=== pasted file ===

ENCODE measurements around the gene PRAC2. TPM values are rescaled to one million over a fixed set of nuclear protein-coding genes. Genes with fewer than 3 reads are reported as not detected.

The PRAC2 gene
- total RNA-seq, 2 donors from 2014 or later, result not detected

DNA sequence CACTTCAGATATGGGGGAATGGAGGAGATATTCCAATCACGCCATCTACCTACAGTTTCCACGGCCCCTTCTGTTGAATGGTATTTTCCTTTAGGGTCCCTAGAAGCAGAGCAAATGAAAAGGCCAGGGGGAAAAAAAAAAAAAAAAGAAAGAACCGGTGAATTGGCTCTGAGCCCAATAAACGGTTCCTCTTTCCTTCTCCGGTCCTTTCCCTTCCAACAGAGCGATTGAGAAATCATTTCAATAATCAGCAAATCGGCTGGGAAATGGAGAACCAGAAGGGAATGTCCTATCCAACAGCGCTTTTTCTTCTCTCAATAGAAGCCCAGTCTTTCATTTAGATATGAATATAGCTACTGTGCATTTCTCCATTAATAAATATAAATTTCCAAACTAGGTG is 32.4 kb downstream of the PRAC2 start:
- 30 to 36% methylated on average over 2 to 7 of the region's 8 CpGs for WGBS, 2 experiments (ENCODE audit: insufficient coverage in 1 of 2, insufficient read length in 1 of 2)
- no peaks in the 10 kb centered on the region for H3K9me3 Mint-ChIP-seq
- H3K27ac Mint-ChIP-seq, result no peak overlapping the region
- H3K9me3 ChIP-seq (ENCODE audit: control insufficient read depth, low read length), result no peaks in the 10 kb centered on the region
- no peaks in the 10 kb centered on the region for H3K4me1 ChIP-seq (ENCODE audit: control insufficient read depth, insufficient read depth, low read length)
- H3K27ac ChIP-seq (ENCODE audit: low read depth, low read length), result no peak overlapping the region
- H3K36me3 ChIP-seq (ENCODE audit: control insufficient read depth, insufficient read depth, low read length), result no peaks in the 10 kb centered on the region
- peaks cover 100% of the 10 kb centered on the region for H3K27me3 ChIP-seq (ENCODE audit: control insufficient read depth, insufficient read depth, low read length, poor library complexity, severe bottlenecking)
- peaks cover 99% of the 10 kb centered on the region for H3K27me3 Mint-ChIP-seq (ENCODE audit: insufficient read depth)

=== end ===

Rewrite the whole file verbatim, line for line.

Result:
ENCODE measurements around the gene PRAC2. TPM values are rescaled to one million over a fixed set of nuclear protein-coding genes. Genes with fewer than 3 reads are reported as not detected.

The PRAC2 gene
- total RNA-seq, 2 donors from 2014 or later, result not detected

DNA sequence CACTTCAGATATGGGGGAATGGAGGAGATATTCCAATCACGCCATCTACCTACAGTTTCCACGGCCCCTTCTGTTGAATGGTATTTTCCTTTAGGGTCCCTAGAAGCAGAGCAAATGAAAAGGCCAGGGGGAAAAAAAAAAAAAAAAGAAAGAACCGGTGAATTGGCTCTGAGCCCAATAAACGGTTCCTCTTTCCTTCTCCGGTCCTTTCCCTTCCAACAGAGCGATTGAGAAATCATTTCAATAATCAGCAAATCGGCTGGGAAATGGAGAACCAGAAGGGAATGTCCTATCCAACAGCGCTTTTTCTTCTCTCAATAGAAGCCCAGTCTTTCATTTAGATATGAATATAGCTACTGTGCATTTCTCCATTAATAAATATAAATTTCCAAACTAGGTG is 32.4 kb downstream of the PRAC2 start:
- 30 to 36% methylated on average over 2 to 7 of the region's 8 CpGs for WGBS, 2 experiments (ENCODE audit: insufficient coverage in 1 of 2, insufficient read length in 1 of 2)
- no peaks in the 10 kb centered on the region for H3K9me3 Mint-ChIP-seq
- H3K27ac Mint-ChIP-seq, result no peak overlapping the region
- H3K9me3 ChIP-seq (ENCODE audit: control insufficient read depth, low read length), result no peaks in the 10 kb centered on the region
- no peaks in the 10 kb centered on the region for H3K4me1 ChIP-seq (ENCODE audit: control insufficient read depth, insufficient read depth, low read length)
- H3K27ac ChIP-seq (ENCODE audit: low read depth, low read length), result no peak overlapping the region
- H3K36me3 ChIP-seq (ENCODE audit: control insufficient read depth, insufficient read depth, low read length), result no peaks in the 10 kb centered on the region
- peaks cover 100% of the 10 kb centered on the region for H3K27me3 ChIP-seq (ENCODE audit: control insufficient read depth, insufficient read depth, low read length, poor library complexity, severe bottlenecking)
- peaks cover 99% of the 10 kb centered on the region for H3K27me3 Mint-ChIP-seq (ENCODE audit: insufficient read depth)